Hydrofoil enthusiasts will descend upon Baddeck next summer for a big celebration
Casey Baldwin's grandson planning festival for 100th anniversary of HD-4 marine record
If you know Baddeck at all, you likely know the story of the classic HD-4 hydrofoil that skimmed across the Bras d’or lake on Sept. 9, 1919 to set a world marine speed record. That experimental vessel was the brainchild of Alexander Graham Bell and Engineer/pilot Frederick W. "Casey" Baldwin.
Nearly one hundred years later Sean Baldwin, grandson of Casey, has formed ‘Foil Baddeck’ to organize a 2019 summer festival in honour of the centenary of that momentous achievement. Eileen Woodford will co-chair the committee.
“The technology peaked around 1970, mostly with military, shipping and ferries. That’s all fallen. But it’s really come to the surface again with sailing. A lot of different classes of sail craft have come out now and there’s renewed interest in human-powered hydrofoils – like bicycle and paddling types,” said Baldwin at a May 9 presentation to the Village of Baddeck Commission.
According to Baldwin and Woodford, there will be events throughout the summer. The focal point will be “Foiling Week” (Aug 11-17, 2019) – a regatta and symposium of sailing hydrofoil technology held in four locations around the world each year. This is the first time the event has ever come to Canada and the first time it has been held in such a remote area.
Baldwin attended a Foiling Week event in Miami last year. Although it was small, he says it was well organized and gave him a sense of what is possible for next year. He and Woodford are currently setting up a series of events that will be of interest to locals and visitors alike.
“I think it will be great for the village, it will bring in a lot of people from other parts of the world. Sailing enthusiasts should make the harbour quite a spectacle at times,” said Baldwin.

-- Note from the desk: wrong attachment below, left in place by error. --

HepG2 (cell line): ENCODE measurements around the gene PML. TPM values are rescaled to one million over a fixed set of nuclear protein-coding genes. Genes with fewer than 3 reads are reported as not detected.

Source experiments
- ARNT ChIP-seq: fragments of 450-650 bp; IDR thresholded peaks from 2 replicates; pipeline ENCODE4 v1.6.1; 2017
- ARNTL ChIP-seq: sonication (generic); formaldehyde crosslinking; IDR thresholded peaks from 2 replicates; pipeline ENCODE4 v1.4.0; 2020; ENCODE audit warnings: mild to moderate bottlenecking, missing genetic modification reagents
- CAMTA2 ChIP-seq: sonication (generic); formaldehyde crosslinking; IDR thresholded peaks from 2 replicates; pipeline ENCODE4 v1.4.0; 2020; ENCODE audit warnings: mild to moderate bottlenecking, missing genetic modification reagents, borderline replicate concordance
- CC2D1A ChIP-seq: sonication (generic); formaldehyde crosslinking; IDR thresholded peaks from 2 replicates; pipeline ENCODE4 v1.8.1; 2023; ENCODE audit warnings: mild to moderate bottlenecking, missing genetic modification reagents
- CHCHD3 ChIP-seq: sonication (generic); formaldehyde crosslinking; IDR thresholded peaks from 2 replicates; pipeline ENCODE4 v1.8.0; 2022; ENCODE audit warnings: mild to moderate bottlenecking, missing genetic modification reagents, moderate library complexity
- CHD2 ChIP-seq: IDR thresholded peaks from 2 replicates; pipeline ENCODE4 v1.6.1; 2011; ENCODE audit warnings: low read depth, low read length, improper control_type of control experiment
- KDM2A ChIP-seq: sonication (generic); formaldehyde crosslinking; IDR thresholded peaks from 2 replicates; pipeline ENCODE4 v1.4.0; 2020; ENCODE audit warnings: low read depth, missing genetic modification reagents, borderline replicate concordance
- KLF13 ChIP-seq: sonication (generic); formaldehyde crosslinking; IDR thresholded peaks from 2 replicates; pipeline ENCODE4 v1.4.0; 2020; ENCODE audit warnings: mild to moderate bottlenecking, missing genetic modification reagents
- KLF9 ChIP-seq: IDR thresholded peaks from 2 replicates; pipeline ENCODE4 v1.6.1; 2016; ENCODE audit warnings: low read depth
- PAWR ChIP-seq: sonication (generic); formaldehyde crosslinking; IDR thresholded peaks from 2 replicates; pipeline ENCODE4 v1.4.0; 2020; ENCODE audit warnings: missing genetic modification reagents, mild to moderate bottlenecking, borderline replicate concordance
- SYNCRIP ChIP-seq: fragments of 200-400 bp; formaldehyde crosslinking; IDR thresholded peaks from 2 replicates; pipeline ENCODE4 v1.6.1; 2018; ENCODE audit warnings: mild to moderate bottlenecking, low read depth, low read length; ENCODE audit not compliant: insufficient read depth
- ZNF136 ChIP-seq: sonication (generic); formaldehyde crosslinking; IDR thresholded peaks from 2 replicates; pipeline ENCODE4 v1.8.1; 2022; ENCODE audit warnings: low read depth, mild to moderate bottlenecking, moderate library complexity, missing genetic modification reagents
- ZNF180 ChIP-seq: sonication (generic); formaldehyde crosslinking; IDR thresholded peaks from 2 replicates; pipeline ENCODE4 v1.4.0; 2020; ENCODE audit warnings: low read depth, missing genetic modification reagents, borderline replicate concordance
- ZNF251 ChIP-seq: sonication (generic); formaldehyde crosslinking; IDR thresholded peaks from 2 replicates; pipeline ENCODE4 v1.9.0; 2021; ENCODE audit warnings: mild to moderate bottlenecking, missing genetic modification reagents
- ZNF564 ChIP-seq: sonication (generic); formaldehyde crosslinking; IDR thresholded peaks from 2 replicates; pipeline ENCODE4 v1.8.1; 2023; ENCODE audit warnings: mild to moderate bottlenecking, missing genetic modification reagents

The International Hydrofoil Society held their annual conference in Ingonish in 1984. Their 40th anniversary is 2020, but the group has decided to move their celebrations up a year and mark the occasion in Baddeck.
A replica of the HD-4, along with the broken remains of the original, sit in the Water Hall of the Alexander Graham Bell National Historic Site. Sean Baldwin was part of a team who built the replica in the 1980’s. Site visitors often ask why the original was abandoned along the shore and allowed to decay.
“It was an experiment, so it wasn’t built to last,” explains Baldwin. “They tried to get the military interested in it as a submarine chaser, but that never came to fruition. They didn't have any future use for it, so they pulled it up on the beach and just let it go.”
Baldwin never had the opportunity to meet his grandfather, but his work and accomplishments have long been a part of his life.
“I lived in his house with my grandmother and it was full of models and images and artifacts and papers and documents and blueprints. I was totally immersed in all of that. I used to play in the HD-4 [on the beach] when I was five years old.”
Back to present day, Baldwin is particularly interested in seeing small sailing hydrofoil crafts appear next year, such as the ‘Foiling UFO’ sailboat made by Rhode Island-based Fulcrum Speedworks.
“To me, that's the kind of craft that will get kids interested. We can get kids interested in something like that if we hang out a carrot and say, ‘If you go through the sailing program, on the optis and the prams, you can get into one of these.”
Those interested in helping the planning committee should contact Sean Baldwin, firstname.lastname@example.org.
Sailing vessels like this 'Foiling UFO' will be part of a hydrofoil festival set to take place in Baddeck next year to celebrate the centenary of the HD-4 world marine speed record. Photo courtesy of Fulcrum Speedworks.